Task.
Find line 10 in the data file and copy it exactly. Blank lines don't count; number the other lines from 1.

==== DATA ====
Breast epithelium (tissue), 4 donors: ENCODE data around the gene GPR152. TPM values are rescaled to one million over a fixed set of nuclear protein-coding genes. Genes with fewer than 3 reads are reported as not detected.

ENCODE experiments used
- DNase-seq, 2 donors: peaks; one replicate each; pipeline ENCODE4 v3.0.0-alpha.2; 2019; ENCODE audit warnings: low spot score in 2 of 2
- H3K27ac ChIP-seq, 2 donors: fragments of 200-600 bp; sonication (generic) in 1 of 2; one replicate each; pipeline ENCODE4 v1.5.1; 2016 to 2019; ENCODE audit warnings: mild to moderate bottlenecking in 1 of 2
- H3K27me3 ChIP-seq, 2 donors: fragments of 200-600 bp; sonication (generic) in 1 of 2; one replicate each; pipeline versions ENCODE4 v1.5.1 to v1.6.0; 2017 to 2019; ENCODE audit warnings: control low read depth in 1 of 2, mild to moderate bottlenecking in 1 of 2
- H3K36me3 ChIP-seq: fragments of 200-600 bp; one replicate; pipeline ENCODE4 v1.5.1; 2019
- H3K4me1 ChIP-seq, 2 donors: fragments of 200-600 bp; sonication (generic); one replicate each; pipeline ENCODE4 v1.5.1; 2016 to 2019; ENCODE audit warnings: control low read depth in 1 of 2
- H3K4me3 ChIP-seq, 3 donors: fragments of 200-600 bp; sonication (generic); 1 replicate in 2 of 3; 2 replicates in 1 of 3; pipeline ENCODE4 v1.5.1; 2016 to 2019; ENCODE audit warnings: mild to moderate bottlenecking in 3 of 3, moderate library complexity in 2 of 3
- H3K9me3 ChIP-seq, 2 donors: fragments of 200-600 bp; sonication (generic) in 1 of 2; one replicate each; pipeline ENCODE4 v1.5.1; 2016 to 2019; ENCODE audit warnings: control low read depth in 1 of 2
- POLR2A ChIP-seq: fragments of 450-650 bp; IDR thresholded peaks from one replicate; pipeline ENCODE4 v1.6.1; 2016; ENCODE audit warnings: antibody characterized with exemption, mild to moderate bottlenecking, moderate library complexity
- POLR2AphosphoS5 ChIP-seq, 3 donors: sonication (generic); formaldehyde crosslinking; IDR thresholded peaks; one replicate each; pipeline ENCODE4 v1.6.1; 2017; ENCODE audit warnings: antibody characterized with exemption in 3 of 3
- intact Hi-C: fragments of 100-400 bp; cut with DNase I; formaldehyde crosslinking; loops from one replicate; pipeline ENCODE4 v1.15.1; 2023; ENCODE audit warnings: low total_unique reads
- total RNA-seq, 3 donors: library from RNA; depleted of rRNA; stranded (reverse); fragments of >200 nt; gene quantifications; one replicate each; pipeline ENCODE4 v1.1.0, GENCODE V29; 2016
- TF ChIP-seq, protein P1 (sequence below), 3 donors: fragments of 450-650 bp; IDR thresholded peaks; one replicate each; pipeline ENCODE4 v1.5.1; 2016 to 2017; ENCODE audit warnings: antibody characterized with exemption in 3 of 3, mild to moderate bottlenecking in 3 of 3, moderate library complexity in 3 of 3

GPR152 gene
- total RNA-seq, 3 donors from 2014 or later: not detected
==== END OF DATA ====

- POLR2A ChIP-seq: fragments of 450-650 bp; IDR thresholded peaks from one replicate; pipeline ENCODE4 v1.6.1; 2016; ENCODE audit warnings: antibody characterized with exemption, mild to moderate bottlenecking, moderate library complexity